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As the 2016 presidential race marches on in the US, interest in our friendly neighbor to the north seems to be growing.

On Super Tuesday, a voting day where 12 states held primaries or caucuses to determine the presidential candidates, the search term “Move to Canada” spiked on Google.

The increased searches came after 8 p.m., after polls had closed in Massachusetts and several other states during the election-heavy evening. One of the top related searches was “move to Canada if Trump wins,” according to Google.

The interest in moving Canada was so strong that Simon Rogers, data editor for Google, took to Twitter to comment on it.

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“Searches for ‘how can I move to Canada’ on Google have spiked +350% in the past four hours,” Rogers wrote on the social network.

The search for a way to reach Canada didn’t stop at Google.

People visiting Canada’s immigration website were greeted by a warning: “You may experience delays while using the website. We are working to resolve this issue. Thank you for your patience.”

The website problems were related to an internal issue, a spokeswoman for Canada’s immigration service told the Globe in an e-mail Wednesday.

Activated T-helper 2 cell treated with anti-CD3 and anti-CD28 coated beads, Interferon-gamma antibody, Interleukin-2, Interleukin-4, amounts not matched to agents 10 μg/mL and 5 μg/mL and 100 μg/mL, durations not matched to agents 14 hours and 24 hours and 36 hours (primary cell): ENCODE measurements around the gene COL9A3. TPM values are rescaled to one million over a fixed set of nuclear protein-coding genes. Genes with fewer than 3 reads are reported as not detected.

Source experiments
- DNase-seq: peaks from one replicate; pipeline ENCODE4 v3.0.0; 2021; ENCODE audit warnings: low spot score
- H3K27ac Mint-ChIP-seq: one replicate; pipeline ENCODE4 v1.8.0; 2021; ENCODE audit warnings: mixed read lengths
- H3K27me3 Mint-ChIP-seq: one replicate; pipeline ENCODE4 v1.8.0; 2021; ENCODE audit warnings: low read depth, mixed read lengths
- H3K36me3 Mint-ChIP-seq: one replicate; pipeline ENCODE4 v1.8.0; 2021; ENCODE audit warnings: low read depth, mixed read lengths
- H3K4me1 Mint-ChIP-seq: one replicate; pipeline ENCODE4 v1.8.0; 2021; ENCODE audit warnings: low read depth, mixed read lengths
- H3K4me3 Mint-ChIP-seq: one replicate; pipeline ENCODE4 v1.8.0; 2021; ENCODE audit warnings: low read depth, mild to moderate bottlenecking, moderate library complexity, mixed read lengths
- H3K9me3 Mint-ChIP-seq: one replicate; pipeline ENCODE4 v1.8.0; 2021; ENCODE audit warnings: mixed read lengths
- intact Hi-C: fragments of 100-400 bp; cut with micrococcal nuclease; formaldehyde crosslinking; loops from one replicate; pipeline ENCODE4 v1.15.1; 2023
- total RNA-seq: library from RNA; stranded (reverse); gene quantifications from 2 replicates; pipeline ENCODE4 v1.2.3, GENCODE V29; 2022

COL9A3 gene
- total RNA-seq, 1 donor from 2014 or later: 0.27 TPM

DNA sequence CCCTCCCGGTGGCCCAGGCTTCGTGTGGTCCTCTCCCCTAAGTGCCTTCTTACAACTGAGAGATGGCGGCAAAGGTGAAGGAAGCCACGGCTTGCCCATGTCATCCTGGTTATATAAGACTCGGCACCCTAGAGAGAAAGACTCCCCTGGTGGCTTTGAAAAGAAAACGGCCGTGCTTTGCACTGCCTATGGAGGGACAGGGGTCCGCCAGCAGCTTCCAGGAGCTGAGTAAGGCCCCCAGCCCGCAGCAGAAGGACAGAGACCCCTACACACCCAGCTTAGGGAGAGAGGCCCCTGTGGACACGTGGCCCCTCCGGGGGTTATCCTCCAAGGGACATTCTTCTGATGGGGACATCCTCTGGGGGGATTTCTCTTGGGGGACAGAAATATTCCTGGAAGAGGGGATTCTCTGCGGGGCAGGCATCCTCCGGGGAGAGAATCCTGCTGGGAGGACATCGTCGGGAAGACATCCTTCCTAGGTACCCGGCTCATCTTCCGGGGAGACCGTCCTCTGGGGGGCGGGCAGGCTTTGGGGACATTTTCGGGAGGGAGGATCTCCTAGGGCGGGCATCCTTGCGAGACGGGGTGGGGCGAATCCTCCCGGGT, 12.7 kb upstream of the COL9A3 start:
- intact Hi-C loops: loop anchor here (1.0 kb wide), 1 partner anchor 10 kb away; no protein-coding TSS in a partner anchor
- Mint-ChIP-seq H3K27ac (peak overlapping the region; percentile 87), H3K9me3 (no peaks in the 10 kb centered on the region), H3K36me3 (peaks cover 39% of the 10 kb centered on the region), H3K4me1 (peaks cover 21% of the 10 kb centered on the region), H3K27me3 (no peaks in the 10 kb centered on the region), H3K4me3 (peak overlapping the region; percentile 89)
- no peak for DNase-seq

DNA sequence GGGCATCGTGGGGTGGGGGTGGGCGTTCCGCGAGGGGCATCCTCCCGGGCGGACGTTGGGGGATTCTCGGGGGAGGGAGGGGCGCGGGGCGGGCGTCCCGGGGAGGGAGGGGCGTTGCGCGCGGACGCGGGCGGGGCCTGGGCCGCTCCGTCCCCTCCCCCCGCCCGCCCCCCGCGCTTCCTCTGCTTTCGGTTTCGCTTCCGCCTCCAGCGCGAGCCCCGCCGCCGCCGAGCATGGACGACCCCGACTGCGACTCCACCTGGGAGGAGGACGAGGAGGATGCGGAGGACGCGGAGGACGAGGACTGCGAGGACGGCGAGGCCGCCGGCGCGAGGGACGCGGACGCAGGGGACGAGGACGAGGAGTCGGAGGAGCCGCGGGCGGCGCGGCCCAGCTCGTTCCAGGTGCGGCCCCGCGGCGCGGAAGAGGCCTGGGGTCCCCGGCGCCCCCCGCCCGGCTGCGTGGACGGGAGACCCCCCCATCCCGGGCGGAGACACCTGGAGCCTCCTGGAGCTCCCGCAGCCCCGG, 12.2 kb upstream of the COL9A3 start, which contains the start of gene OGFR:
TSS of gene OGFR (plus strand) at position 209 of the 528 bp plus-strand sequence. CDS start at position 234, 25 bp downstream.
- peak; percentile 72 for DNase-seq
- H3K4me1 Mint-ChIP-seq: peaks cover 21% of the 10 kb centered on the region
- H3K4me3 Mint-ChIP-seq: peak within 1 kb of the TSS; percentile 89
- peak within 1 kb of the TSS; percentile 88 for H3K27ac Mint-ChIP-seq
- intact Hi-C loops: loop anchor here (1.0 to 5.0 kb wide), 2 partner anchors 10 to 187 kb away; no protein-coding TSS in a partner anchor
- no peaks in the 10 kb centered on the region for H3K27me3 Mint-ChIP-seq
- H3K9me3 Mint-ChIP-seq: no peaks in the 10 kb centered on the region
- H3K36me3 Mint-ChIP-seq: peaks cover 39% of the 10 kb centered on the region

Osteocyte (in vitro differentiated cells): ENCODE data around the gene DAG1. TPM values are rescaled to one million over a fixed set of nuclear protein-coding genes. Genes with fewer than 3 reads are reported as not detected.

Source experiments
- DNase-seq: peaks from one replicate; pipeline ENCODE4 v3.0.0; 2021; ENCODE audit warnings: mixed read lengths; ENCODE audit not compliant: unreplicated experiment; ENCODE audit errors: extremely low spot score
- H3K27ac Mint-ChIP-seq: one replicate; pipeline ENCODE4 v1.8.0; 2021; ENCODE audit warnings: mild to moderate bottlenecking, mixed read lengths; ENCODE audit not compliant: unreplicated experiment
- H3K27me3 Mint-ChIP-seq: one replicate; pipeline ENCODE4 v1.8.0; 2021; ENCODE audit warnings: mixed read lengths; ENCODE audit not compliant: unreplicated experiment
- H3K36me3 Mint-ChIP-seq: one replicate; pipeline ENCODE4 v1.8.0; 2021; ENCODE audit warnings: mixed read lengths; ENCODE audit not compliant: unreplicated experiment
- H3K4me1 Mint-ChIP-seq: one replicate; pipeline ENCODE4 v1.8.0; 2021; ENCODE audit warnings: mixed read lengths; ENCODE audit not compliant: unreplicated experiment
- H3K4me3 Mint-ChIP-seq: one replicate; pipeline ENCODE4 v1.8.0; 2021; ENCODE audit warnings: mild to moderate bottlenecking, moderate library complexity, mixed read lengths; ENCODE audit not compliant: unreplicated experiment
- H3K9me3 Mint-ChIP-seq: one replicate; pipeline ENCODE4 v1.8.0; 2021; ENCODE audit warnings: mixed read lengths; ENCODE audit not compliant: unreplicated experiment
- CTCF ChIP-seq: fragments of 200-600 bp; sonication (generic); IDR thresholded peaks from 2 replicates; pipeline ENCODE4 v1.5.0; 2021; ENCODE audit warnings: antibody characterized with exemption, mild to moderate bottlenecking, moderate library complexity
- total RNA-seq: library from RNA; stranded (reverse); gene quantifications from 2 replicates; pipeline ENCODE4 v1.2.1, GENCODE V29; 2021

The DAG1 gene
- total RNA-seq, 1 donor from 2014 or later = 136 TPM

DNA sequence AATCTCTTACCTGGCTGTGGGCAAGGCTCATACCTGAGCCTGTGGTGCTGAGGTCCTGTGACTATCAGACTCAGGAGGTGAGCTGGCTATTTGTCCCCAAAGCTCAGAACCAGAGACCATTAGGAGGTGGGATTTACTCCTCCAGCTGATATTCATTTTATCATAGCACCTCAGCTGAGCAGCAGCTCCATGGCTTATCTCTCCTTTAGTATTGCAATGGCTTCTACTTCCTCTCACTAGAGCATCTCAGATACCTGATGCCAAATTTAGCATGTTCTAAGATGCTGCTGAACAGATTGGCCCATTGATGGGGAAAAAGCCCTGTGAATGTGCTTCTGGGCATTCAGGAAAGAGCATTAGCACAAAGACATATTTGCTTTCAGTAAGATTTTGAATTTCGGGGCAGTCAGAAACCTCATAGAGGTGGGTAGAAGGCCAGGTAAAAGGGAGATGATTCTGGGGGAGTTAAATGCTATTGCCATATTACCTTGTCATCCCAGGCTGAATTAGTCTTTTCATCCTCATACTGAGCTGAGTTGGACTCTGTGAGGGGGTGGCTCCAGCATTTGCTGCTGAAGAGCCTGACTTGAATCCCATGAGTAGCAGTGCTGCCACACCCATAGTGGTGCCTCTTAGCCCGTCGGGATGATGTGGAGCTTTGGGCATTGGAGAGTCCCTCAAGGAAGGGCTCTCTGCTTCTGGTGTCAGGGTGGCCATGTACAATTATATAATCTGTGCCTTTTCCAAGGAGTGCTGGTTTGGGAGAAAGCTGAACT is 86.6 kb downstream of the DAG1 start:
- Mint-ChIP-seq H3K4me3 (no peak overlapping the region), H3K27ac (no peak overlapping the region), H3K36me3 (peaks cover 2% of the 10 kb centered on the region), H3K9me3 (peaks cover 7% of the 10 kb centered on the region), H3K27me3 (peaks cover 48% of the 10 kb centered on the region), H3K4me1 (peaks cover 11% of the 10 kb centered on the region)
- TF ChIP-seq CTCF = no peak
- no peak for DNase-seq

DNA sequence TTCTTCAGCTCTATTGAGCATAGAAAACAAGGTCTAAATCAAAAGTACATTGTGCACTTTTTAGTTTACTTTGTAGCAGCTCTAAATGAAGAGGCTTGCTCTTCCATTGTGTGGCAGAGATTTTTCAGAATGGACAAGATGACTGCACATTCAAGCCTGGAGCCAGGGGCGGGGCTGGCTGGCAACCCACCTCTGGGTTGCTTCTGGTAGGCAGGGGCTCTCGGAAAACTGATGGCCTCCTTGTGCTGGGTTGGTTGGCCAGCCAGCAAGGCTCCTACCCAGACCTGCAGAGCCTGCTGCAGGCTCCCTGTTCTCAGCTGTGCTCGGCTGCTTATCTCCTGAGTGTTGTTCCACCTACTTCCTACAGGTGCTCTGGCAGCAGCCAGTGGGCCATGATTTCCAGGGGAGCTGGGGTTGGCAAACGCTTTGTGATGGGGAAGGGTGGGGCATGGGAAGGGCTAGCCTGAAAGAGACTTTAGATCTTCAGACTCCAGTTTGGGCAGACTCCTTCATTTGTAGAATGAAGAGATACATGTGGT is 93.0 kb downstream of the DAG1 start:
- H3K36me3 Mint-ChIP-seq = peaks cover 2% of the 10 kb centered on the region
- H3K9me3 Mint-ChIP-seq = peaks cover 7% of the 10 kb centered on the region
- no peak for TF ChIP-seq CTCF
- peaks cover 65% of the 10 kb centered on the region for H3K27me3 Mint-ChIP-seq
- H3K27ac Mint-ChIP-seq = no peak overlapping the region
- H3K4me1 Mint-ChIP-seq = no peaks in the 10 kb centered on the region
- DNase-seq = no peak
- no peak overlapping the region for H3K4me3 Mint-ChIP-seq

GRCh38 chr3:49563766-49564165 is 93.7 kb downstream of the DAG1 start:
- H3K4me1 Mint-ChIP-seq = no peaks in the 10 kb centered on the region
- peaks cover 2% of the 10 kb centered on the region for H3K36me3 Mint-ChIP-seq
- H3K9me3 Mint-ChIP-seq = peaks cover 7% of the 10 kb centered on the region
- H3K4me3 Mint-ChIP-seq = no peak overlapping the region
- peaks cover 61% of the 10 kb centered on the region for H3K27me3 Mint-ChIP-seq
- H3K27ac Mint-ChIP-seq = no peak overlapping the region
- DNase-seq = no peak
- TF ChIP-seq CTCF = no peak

“We have been working to resolve the issue for a number of weeks, and it is not the result of website visit volumes or external factors,” Jessica Séguin said.

And while Canadian DJ Rob Calabrese in February jokingly invited Americans to move to Cape Breton Island, the Canadian government isn’t so tongue-in-cheek.

As reported by GQ, a new bill has been introduced by the Canadian government that would allow people to become citizens much faster.

Believe it or not, this isn’t the first time searches about moving to Canada have coincided with an election. The term “Move to Canada” spiked in November 2004, the same month Republican incumbent President George W. Bush was reelected.

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A movie was even made about it: “Blue State,” starring Breckin Meyer and Anna Paquin.


Aimee Ortiz can be reached at aimee.ortiz@globe.com. Follow her on twitter @aimee_ortiz.

Clarification: Problems accessing Canada’s immigration website were due to an internal issue, according to a spokeswoman.